Co-founded by Ashton Martin designer Henrik Fisker, Fisker Automotive set out to create something beautiful and lucrative.  By all accounts the company was wildly successful at the former, and shockingly unsuccessful at the latter. Fisker Atlantic

The Fisker Atlantic

Privco Chief Executive Sam Hamadeh summed up the challenges of an aesthetically driven company with too much capital and too little discipline when he noted the Fisker was at one point spending $900,000 per vehicle produced, and then selling those vehicles for $70,000.

Hamadeh went on to note:

Fisker Automotive may well go down as the most tragic venture capital-backed debacle in recent history,” Hamadeh said in a statement. “The sheer scale of investment capital and government loan money — over $1.3 billion in all — was squandered so rapidly and with so little to show for it that the wreckage is breathtaking. Bankruptcy will be the end of Fisker, but for the taxpayers, venture capital firms, individual investors, and Fisker’s suppliers, it will all be too little too late.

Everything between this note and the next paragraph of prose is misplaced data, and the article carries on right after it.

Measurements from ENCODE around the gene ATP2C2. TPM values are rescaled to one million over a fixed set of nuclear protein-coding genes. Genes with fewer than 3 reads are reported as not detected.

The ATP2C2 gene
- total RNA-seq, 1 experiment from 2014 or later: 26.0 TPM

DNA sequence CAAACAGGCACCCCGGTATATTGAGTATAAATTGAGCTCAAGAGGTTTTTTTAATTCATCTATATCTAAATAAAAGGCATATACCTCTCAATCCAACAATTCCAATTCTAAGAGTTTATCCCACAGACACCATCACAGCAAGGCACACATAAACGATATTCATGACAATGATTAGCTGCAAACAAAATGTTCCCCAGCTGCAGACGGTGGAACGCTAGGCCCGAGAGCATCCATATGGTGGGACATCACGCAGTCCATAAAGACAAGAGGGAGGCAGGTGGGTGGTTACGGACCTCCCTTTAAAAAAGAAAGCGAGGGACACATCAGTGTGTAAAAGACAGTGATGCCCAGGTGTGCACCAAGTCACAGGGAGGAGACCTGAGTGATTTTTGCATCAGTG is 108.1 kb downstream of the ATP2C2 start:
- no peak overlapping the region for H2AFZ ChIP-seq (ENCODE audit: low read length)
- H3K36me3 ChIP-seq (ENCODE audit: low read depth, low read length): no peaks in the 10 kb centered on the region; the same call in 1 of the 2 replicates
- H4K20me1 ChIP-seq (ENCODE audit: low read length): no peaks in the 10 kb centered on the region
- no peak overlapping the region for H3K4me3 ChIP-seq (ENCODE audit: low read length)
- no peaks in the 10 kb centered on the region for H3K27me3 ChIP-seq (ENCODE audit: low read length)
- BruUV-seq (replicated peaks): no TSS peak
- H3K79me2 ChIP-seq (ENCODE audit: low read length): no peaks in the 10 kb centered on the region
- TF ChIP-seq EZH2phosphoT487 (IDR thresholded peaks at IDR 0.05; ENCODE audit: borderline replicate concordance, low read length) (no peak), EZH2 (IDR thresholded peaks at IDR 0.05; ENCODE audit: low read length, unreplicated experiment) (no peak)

The writing has been on the wall for some time regarding Fisker.  The company laid off 75% of its staff in April as it sought to preserve its dwindling cash and assess its options.  At the time of its announcement, Fisker, which had raised an estimated $1.3 billion from investors, had cash on hand of less than $30 million.

In the end, the company failed to produce the most beautiful of all outcomes for investors: a return.

Blockbuster Stores’ Stunning Reversal

This post originally appeared in Business Insider

Video rental chain Blockbuster, owned by Dish Network, announced yesterday that it will shutter its 300 remaining U.S. stores.  This closure puts an end to what must rank as one of the most precipitous falls from dominance to irrelevance that has been seen in some time.

In 2004, as it prepared for a spin-off from owner Viacom, Blockbuster was a juggernaut with 9,000 locations.  By 2010 competition from Netflix and others had forced it into bankruptcy (and an ugly, challenging bankruptcy at that).  Now, less than 10 years from the date of its spin-off, the company that defined the U.S. video rental market in the 90s will be gone, with the name living on in a few assorted Dish offerings only.